The more open areas of the park feature grassy plains with the occasional small waterhole that invariably attracts a variety of birds and mammals. Sometimes it will be a Hippopotamus wallowing, sometimes an Impala coming to drink or perhaps a huge Southern Ground Hornbill that strides by, and there are always the tame Long-tailed Fiscals and the gaudy Superb Starlings. The grasslands hold a wealth of cisticolas, including Croaking and Desert, as well as the aptly-named but bizarre-looking Secretary Bird, numerous Red-necked Spurfowl, Helmeted Guineafowl, Black-bellied Bustard, Black Coucal (uncommon), Yellow-throated Longclaw, Moustached Grass Warbler, Red-headed Quelea and White-winged Widowbird.
Where the bush and scrub is more developed we will look out for Coqui and Crested Francolins, Northern Carmine Bee-eater, Crested Barbet, Grey Penduline Tit, Eastern Black-headed Batis, Black-crowned Tchagra, Greater Blue-eared and Violet-backed Starlings, Blue Waxbill (or Southern Cordon-bleu), Yellow-fronted Canary and Golden-breasted Bunting.
Raptors are also much in evidence in this habitat and we may well come across Black-chested Snake Eagle, Montagu’s Harrier, Dark Chanting Goshawk, Grasshopper Buzzard, Steppe, Wahlberg’s and Martial Eagles, and Eurasian Hobby.
Although we are confined to vehicles inside the park, we will visit some fine woodland outside its borders where we are free to walk at will. In these more wooded habitats, we could well find Purple-crested Turaco, Pearl-spotted Owlet, Scheffler’s Owlet (usually lumped in African Barred Owlet), Common Scimitarbill, Yellow-fronted Tinkerbird, Black-collared Barbet, Greater Honeyguide, Bearded Woodpecker, Neddicky, Pale Batis, Retz’s Helmetshrike, Brubru, White-breasted Cuckooshrike, Black-headed Oriole, Miombo Blue-eared Starling, Yellow-throated Petronia and Red-headed Weaver.
Other birds we may well see during our stay at Mikumi include White, Saddle-billed Marabou and Yellow-billed Storks, African Spoonbill, Egyptian Goose, Knob-billed Duck, Spotted Thick-knee, Blacksmith and Crowned Lapwings, Emerald-spotted Wood Dove, Levaillant’s, Black, and African Cuckoos, African Hoopoe, Green Wood Hoopoe, African Grey Hornbill, Flappet Lark, Mosque Swallow, Common House Martin, Arrow-marked Babbler, Northern Wheatear, Spotted Morning Thrush, Southern Black, Pale and Spotted Flycatchers, Rattling Cisticola, Yellow-bellied and Green-capped Eremomelas, Red-faced Crombec, Yellow-bellied Hyliota, White-crested Helmetshrike, Red-backed Shrike, Tropical Boubou, Grey-headed and Sulphur-breasted Bushshrikes, Black Cuckooshrike, Red-billed and Yellow-billed Oxpeckers, Amethyst, Scarlet-chested and Beautiful Sunbirds, White-browed Sparrow-Weaver, Lesser Masked Weaver, Red-billed Quelea and Red-billed Firefinch.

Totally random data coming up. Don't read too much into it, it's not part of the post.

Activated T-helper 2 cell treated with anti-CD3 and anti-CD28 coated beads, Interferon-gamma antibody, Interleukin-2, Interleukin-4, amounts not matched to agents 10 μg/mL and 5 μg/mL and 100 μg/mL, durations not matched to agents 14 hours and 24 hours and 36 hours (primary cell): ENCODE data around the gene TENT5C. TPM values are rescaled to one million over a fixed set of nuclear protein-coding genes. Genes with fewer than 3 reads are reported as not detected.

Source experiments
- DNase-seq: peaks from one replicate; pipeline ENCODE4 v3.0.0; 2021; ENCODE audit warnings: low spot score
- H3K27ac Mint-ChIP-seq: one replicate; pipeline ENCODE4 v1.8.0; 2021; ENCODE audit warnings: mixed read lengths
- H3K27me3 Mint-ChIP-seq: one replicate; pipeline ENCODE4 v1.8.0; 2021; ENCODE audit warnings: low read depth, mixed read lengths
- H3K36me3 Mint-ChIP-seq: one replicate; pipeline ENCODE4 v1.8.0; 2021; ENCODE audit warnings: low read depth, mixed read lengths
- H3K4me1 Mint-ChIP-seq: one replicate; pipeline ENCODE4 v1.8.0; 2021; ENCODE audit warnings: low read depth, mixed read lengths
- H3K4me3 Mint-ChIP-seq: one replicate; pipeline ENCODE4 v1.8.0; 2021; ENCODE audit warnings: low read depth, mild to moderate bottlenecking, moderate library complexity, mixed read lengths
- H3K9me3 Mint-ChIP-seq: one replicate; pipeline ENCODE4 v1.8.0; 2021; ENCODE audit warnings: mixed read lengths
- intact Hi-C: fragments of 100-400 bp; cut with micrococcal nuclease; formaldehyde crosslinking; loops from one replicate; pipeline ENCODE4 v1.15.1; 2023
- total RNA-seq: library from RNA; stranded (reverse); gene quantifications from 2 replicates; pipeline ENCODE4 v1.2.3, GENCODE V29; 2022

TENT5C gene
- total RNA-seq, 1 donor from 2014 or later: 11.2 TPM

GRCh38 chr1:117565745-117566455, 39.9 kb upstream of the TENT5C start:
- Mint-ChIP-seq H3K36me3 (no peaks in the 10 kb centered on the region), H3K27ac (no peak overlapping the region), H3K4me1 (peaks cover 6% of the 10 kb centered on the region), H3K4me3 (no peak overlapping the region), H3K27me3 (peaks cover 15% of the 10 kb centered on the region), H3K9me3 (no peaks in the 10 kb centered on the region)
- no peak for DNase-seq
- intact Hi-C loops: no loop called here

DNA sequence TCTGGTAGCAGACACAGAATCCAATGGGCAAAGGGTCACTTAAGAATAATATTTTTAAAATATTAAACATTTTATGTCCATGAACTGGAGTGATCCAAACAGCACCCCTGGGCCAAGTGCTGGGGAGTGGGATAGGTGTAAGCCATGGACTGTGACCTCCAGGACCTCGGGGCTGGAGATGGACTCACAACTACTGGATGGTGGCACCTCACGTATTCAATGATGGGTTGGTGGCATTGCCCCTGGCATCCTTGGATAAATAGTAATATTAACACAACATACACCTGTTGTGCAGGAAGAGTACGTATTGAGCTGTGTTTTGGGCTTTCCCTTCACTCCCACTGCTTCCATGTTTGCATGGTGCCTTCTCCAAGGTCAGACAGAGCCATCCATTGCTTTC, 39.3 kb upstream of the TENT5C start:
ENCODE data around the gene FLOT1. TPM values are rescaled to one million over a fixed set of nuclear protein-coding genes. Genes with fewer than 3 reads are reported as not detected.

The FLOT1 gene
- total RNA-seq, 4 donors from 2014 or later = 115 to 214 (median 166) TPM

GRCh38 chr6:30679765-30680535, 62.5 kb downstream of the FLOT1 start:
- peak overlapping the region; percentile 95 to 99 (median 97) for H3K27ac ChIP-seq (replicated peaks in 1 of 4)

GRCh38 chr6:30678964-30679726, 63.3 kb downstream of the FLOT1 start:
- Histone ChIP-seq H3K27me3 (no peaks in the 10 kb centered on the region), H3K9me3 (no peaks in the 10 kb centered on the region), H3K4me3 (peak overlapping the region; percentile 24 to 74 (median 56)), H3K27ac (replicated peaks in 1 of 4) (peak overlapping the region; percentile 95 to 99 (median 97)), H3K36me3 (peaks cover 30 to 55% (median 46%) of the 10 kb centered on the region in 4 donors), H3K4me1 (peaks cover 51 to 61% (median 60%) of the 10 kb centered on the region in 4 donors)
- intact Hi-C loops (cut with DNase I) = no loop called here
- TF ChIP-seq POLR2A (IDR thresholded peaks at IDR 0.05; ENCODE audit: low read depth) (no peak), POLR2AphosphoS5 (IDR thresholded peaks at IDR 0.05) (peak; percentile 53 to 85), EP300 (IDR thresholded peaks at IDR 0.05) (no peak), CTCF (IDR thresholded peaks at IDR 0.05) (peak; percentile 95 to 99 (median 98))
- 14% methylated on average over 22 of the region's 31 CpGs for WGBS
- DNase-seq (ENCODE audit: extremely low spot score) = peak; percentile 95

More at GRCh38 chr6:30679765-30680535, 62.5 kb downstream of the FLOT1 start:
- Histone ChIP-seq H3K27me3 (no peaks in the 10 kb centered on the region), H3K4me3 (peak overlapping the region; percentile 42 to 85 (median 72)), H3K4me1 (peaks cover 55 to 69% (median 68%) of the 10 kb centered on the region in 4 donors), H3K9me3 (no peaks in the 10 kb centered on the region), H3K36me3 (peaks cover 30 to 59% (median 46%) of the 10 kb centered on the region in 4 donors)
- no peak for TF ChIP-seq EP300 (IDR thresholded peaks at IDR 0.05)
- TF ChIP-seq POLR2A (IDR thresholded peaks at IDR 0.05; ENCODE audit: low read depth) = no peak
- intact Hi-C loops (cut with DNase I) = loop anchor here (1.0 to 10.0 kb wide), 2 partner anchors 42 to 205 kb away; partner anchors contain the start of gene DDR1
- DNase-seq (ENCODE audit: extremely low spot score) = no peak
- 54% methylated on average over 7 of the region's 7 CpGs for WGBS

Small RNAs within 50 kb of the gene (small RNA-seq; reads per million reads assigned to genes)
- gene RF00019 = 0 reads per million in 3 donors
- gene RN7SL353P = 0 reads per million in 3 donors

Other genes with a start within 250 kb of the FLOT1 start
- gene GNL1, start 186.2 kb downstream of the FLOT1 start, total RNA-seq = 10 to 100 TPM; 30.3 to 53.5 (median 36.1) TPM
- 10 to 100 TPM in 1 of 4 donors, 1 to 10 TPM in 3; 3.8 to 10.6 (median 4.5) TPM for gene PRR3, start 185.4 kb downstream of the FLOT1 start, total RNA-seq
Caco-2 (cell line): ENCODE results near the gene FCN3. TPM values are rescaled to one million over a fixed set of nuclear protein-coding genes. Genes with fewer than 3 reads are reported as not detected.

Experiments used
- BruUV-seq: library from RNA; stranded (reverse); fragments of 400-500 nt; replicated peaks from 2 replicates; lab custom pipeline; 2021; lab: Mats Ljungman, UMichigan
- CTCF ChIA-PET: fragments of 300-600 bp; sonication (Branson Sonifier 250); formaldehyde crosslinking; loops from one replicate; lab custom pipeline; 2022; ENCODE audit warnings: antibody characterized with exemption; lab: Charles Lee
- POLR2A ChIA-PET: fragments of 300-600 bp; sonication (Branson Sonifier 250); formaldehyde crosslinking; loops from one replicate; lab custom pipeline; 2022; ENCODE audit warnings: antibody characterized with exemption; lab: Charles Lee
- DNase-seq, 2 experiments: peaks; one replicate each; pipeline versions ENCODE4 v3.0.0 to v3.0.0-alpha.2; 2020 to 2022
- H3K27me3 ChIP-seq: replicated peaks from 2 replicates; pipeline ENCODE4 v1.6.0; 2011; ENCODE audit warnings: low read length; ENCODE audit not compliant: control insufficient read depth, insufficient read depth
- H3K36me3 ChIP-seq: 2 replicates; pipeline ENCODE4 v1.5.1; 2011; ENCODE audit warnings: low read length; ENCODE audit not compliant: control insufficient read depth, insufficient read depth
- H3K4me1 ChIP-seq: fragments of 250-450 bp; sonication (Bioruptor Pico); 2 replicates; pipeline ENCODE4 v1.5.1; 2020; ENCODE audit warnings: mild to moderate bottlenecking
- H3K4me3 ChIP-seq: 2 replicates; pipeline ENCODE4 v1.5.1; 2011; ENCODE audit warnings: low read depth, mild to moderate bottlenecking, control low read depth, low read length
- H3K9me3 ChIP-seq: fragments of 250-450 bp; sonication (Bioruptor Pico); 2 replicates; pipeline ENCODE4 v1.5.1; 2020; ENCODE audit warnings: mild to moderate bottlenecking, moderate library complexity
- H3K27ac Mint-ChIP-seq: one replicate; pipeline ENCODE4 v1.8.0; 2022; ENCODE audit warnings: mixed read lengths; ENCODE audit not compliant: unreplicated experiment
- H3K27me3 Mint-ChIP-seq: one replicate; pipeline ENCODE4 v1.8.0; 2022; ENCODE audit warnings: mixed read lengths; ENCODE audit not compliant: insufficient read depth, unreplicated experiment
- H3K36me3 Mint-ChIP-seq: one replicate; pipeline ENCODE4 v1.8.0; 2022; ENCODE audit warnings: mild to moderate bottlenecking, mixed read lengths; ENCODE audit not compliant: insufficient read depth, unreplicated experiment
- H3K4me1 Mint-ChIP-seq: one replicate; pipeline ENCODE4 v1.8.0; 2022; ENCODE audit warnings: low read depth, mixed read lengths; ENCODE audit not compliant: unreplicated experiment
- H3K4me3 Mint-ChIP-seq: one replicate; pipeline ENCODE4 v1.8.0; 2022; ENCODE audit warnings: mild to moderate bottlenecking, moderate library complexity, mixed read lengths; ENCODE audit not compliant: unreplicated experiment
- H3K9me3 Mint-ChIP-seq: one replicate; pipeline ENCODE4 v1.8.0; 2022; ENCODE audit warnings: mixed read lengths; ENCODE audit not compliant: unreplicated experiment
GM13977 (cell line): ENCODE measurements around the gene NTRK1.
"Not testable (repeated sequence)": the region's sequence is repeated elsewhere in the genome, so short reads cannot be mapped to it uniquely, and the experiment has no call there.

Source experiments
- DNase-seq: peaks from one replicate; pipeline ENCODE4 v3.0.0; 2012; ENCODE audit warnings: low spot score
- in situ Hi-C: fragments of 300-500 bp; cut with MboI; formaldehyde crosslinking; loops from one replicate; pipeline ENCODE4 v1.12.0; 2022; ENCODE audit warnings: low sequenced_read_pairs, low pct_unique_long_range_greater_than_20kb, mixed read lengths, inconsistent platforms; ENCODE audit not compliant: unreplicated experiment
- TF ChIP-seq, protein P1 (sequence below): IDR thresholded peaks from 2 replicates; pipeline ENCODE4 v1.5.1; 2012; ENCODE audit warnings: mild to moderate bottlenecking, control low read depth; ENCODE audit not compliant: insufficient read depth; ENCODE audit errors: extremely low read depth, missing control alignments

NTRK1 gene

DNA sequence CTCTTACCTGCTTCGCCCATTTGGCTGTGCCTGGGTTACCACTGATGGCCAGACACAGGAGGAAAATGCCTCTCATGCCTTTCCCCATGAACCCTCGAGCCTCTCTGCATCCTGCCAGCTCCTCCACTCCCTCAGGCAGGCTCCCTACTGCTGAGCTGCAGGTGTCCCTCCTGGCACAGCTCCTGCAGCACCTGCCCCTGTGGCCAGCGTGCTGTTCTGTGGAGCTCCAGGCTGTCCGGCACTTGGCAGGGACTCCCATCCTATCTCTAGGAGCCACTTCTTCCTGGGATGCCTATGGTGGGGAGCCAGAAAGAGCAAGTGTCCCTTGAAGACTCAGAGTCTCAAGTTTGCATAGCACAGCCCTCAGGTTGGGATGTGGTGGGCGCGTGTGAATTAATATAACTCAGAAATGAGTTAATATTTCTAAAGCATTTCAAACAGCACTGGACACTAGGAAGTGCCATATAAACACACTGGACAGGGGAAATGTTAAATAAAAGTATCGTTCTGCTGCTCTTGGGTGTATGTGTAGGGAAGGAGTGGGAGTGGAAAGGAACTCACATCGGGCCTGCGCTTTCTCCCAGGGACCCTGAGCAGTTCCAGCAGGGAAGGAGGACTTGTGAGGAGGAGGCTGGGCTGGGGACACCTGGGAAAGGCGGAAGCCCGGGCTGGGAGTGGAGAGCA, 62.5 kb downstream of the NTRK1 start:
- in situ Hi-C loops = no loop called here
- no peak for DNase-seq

At dusk or dawn, we may come across Gabon and Fiery-necked Nightjars.
Mammals are very much in evidence here and we should encounter Yellow Baboon, Spotted Hyaena, African Elephant, Burchell’s Zebra, Common Warthog, Giraffe, African Buffalo, Eland, Bohor Reedbuck and Brindled Gnu (or Blue Wildebeest). Wild Dog occurs in the park, but we will need much luck if we are to see this rare animal during our stay. At night we could see Greater Galago, Ratel (Honey Badger), Common Genet and African Civet around our lodge.
Tanzania’s Eastern Arc & Pemba: Day 14 After some final birding at Mikumi, you will transfer (by air only if there is an available flight, otherwise by road) to Dar-es-Salaam international airport, where the main section of our Ultimate Tanzania birding tour ends this afternoon or evening.
UDZUNGWA & RUBEHO MOUNTAINS EXTENSION
Tanzania (Udzungwa & Rubeho): Day 1 Those taking the Udzungwa & Rubeho Mountains section of our tour will continue southwestwards from Mikumi to the Iringa area for an overnight stay.